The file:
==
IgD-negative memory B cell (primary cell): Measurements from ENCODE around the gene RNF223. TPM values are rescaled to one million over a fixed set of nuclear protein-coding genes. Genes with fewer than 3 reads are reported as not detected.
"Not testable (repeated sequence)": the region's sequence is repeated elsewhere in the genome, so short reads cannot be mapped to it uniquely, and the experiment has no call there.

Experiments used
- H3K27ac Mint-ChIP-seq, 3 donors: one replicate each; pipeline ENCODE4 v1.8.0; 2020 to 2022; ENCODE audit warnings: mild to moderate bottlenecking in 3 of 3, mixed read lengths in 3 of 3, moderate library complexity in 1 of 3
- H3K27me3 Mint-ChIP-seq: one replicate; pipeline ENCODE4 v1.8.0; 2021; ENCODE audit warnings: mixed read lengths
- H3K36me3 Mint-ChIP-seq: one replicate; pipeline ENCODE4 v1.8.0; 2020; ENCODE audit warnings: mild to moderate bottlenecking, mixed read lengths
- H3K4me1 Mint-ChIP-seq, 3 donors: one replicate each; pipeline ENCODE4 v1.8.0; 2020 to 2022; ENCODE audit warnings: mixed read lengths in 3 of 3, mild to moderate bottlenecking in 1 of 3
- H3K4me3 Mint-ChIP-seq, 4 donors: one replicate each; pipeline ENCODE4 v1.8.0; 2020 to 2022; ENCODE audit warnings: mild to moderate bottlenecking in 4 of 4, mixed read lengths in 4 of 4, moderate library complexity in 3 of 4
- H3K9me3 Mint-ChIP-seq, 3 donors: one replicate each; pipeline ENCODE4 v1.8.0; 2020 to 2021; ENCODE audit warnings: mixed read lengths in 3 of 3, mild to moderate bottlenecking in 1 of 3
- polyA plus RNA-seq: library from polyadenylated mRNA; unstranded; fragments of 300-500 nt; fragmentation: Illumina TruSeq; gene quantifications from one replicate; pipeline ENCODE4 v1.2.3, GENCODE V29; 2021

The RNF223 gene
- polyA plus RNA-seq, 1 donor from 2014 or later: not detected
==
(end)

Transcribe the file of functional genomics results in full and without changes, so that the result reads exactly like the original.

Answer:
IgD-negative memory B cell (primary cell): Measurements from ENCODE around the gene RNF223. TPM values are rescaled to one million over a fixed set of nuclear protein-coding genes. Genes with fewer than 3 reads are reported as not detected.
"Not testable (repeated sequence)": the region's sequence is repeated elsewhere in the genome, so short reads cannot be mapped to it uniquely, and the experiment has no call there.

Experiments used
- H3K27ac Mint-ChIP-seq, 3 donors: one replicate each; pipeline ENCODE4 v1.8.0; 2020 to 2022; ENCODE audit warnings: mild to moderate bottlenecking in 3 of 3, mixed read lengths in 3 of 3, moderate library complexity in 1 of 3
- H3K27me3 Mint-ChIP-seq: one replicate; pipeline ENCODE4 v1.8.0; 2021; ENCODE audit warnings: mixed read lengths
- H3K36me3 Mint-ChIP-seq: one replicate; pipeline ENCODE4 v1.8.0; 2020; ENCODE audit warnings: mild to moderate bottlenecking, mixed read lengths
- H3K4me1 Mint-ChIP-seq, 3 donors: one replicate each; pipeline ENCODE4 v1.8.0; 2020 to 2022; ENCODE audit warnings: mixed read lengths in 3 of 3, mild to moderate bottlenecking in 1 of 3
- H3K4me3 Mint-ChIP-seq, 4 donors: one replicate each; pipeline ENCODE4 v1.8.0; 2020 to 2022; ENCODE audit warnings: mild to moderate bottlenecking in 4 of 4, mixed read lengths in 4 of 4, moderate library complexity in 3 of 4
- H3K9me3 Mint-ChIP-seq, 3 donors: one replicate each; pipeline ENCODE4 v1.8.0; 2020 to 2021; ENCODE audit warnings: mixed read lengths in 3 of 3, mild to moderate bottlenecking in 1 of 3
- polyA plus RNA-seq: library from polyadenylated mRNA; unstranded; fragments of 300-500 nt; fragmentation: Illumina TruSeq; gene quantifications from one replicate; pipeline ENCODE4 v1.2.3, GENCODE V29; 2021

The RNF223 gene
- polyA plus RNA-seq, 1 donor from 2014 or later: not detected